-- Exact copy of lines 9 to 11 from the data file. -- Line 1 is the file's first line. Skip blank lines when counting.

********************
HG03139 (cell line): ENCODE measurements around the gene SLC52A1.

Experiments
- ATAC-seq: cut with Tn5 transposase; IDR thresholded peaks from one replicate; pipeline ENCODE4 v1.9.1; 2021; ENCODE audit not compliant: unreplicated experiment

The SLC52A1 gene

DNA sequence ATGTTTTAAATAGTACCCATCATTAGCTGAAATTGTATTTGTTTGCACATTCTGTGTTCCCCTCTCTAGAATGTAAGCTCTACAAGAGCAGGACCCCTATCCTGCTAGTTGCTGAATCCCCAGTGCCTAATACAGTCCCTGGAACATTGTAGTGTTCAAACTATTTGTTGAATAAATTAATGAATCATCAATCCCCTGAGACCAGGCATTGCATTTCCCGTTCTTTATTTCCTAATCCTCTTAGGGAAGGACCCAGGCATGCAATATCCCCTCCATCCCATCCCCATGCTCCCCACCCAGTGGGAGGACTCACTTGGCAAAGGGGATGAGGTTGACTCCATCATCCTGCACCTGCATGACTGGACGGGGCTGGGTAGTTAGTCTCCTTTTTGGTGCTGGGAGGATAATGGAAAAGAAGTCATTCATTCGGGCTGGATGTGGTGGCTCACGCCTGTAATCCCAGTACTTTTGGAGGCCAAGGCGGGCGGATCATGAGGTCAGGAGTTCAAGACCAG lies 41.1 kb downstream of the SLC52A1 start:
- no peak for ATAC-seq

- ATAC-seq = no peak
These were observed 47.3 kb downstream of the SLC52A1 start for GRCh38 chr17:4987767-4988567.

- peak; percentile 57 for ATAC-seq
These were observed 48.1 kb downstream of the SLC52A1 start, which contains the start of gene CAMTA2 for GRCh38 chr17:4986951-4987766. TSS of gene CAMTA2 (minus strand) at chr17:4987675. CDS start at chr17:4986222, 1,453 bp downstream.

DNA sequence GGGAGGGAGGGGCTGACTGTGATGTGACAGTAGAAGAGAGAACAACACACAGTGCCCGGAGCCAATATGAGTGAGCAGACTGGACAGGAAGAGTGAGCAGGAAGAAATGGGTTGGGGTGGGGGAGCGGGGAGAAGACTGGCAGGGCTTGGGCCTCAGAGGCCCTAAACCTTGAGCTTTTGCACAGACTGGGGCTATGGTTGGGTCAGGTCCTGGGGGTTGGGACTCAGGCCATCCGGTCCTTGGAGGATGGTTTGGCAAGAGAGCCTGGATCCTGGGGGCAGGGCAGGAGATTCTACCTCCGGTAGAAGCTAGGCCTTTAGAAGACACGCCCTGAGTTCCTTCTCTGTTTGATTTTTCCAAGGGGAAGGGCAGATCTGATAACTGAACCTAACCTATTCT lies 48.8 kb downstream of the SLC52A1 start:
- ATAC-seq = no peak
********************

- peak; percentile 57 for ATAC-seq
These were observed 48.1 kb downstream of the SLC52A1 start, which contains the start of gene CAMTA2 for GRCh38 chr17:4986951-4987766. TSS of gene CAMTA2 (minus strand) at chr17:4987675. CDS start at chr17:4986222, 1,453 bp downstream.

DNA sequence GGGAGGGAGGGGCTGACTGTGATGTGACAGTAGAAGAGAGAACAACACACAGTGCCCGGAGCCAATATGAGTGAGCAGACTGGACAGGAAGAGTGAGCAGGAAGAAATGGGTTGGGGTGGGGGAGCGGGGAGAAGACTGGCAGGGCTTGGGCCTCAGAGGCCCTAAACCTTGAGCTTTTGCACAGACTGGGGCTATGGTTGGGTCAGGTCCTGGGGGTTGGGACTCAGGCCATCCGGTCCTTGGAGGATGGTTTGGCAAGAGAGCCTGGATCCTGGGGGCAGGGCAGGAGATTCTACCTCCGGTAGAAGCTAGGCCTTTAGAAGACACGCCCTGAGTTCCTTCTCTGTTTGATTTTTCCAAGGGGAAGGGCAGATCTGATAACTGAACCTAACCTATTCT lies 48.8 kb downstream of the SLC52A1 start: